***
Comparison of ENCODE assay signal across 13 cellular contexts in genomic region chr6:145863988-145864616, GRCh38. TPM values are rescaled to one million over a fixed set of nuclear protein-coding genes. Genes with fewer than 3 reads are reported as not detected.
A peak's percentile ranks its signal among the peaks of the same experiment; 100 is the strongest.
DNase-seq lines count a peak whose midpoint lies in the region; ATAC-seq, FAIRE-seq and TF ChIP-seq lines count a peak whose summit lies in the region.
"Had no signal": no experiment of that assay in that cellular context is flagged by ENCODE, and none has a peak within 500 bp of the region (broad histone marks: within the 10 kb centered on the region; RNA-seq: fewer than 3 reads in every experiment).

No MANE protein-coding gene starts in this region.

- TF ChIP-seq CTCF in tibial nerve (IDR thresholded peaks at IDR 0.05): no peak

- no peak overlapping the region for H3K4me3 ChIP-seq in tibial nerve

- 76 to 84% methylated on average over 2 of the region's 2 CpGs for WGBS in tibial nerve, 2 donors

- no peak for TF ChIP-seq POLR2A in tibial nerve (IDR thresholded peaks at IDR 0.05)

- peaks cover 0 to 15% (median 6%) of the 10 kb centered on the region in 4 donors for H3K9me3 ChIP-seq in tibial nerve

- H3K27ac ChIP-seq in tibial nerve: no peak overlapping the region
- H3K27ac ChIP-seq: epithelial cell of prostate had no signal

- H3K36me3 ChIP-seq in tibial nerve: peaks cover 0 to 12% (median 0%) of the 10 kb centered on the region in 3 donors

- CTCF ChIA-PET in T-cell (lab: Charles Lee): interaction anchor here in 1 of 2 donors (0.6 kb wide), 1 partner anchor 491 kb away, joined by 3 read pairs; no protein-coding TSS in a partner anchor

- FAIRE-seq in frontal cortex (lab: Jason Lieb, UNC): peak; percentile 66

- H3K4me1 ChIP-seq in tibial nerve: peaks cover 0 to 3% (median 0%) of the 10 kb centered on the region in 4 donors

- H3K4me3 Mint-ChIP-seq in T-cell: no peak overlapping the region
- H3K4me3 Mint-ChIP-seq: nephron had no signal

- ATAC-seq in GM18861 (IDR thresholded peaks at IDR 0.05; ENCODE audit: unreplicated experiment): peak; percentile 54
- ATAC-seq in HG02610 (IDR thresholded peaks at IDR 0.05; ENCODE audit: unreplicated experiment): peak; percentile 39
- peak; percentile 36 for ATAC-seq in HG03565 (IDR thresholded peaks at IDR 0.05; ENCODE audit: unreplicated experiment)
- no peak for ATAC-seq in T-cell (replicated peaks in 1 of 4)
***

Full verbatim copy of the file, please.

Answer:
Comparison of ENCODE assay signal across 13 cellular contexts in genomic region chr6:145863988-145864616, GRCh38. TPM values are rescaled to one million over a fixed set of nuclear protein-coding genes. Genes with fewer than 3 reads are reported as not detected.
A peak's percentile ranks its signal among the peaks of the same experiment; 100 is the strongest.
DNase-seq lines count a peak whose midpoint lies in the region; ATAC-seq, FAIRE-seq and TF ChIP-seq lines count a peak whose summit lies in the region.
"Had no signal": no experiment of that assay in that cellular context is flagged by ENCODE, and none has a peak within 500 bp of the region (broad histone marks: within the 10 kb centered on the region; RNA-seq: fewer than 3 reads in every experiment).

No MANE protein-coding gene starts in this region.

- TF ChIP-seq CTCF in tibial nerve (IDR thresholded peaks at IDR 0.05): no peak

- no peak overlapping the region for H3K4me3 ChIP-seq in tibial nerve

- 76 to 84% methylated on average over 2 of the region's 2 CpGs for WGBS in tibial nerve, 2 donors

- no peak for TF ChIP-seq POLR2A in tibial nerve (IDR thresholded peaks at IDR 0.05)

- peaks cover 0 to 15% (median 6%) of the 10 kb centered on the region in 4 donors for H3K9me3 ChIP-seq in tibial nerve

- H3K27ac ChIP-seq in tibial nerve: no peak overlapping the region
- H3K27ac ChIP-seq: epithelial cell of prostate had no signal

- H3K36me3 ChIP-seq in tibial nerve: peaks cover 0 to 12% (median 0%) of the 10 kb centered on the region in 3 donors

- CTCF ChIA-PET in T-cell (lab: Charles Lee): interaction anchor here in 1 of 2 donors (0.6 kb wide), 1 partner anchor 491 kb away, joined by 3 read pairs; no protein-coding TSS in a partner anchor

- FAIRE-seq in frontal cortex (lab: Jason Lieb, UNC): peak; percentile 66

- H3K4me1 ChIP-seq in tibial nerve: peaks cover 0 to 3% (median 0%) of the 10 kb centered on the region in 4 donors

- H3K4me3 Mint-ChIP-seq in T-cell: no peak overlapping the region
- H3K4me3 Mint-ChIP-seq: nephron had no signal

- ATAC-seq in GM18861 (IDR thresholded peaks at IDR 0.05; ENCODE audit: unreplicated experiment): peak; percentile 54
- ATAC-seq in HG02610 (IDR thresholded peaks at IDR 0.05; ENCODE audit: unreplicated experiment): peak; percentile 39
- peak; percentile 36 for ATAC-seq in HG03565 (IDR thresholded peaks at IDR 0.05; ENCODE audit: unreplicated experiment)
- no peak for ATAC-seq in T-cell (replicated peaks in 1 of 4)